Chapter 1 does give the CK more options than just what is detailed in the Players book. For example the 4d6 method is discussed among others. If you prefer the newer attribute modifiers; ie the ones from the SRD, 3.x where 18 grants a +4, then those are also discussed and how they might affect the game. Along with that abilities of 20 or greater (godlike abilities) are discussed.
For characters, more options are given and experience levels beyond what is listed in the Players Handbook, typically to 24th level.
Chapter 2 on Magic is a must read for anyone like me that loves magic using classes. In particular there lots of good bits on spell components and the prices of various items needed to research spells or make scrolls. The effects of holy ground on clerics is very nice to see.
Chapter 3 details a number of mundane and exotic items not found in the Players book.
Chapter 4 covers NPCs as allies, adversaries or as hired help.
Part 2 covers Worlds of Adventure, or how to build your own fantasy game world. Everything from how many moons, to average tempertures by month and zones is covered. Details you might not ever need, but here for your use when you do need them. I rather liked the large portion devoted to urban settings; something I feel gets shorted in fantasy games. Of course dungeons and other underground environments are covered. As well as air and sea adventures.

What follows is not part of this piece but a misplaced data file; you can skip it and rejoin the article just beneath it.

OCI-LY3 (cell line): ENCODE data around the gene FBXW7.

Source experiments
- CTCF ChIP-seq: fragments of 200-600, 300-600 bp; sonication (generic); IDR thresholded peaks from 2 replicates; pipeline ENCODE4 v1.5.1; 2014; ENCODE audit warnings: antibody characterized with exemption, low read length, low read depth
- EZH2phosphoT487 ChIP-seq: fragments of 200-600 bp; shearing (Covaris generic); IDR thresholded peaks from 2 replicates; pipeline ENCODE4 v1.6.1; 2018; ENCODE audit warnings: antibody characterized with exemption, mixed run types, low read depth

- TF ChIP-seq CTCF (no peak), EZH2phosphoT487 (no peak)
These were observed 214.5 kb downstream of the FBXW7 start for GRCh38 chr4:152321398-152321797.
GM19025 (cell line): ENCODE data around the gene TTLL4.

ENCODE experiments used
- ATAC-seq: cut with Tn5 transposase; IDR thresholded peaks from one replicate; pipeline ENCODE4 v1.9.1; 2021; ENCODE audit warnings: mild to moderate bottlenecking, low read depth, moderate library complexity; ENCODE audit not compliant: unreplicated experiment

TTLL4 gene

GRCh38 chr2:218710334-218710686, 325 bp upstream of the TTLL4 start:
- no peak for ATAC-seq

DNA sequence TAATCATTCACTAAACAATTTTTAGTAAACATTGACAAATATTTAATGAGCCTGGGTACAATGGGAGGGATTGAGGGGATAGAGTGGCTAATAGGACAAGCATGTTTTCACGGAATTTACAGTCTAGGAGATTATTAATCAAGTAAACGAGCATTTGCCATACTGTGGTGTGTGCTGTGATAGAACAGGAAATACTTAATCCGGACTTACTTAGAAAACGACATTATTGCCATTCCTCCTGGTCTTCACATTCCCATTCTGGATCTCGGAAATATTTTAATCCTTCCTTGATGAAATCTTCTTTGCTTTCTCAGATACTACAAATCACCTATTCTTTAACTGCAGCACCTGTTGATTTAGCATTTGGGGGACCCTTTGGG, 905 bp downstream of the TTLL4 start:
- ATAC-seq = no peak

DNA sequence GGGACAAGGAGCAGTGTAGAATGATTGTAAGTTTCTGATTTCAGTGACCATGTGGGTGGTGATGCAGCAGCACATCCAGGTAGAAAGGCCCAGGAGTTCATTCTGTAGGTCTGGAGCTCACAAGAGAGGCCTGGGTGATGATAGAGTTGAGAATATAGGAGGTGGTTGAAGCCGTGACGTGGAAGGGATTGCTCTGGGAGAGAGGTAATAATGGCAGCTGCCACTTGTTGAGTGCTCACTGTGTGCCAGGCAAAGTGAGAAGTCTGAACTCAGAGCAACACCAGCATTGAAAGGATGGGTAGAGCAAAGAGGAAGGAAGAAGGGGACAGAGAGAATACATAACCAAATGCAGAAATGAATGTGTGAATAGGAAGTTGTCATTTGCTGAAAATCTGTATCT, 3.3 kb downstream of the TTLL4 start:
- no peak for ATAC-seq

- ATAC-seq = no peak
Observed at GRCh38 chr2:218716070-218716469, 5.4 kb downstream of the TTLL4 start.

Other sections detail equipment usage, land as treasure (and running this land once you have it) and going to war.
Some discussion is had on Monster ecology as well. Trying to make sense of what monsters live in your world and why. The standard monsters from Monsters and Treasure are discussed with an eye to what they are doing in the world; what is their purpose and ecological niche.
Chapter 13: Expanding the Genre is actually the first chapter that attracted me to buying this book. On the outset it covers merging different times with your fantasy world. Say adding guns, Gothic Horror or Pulp Adventures.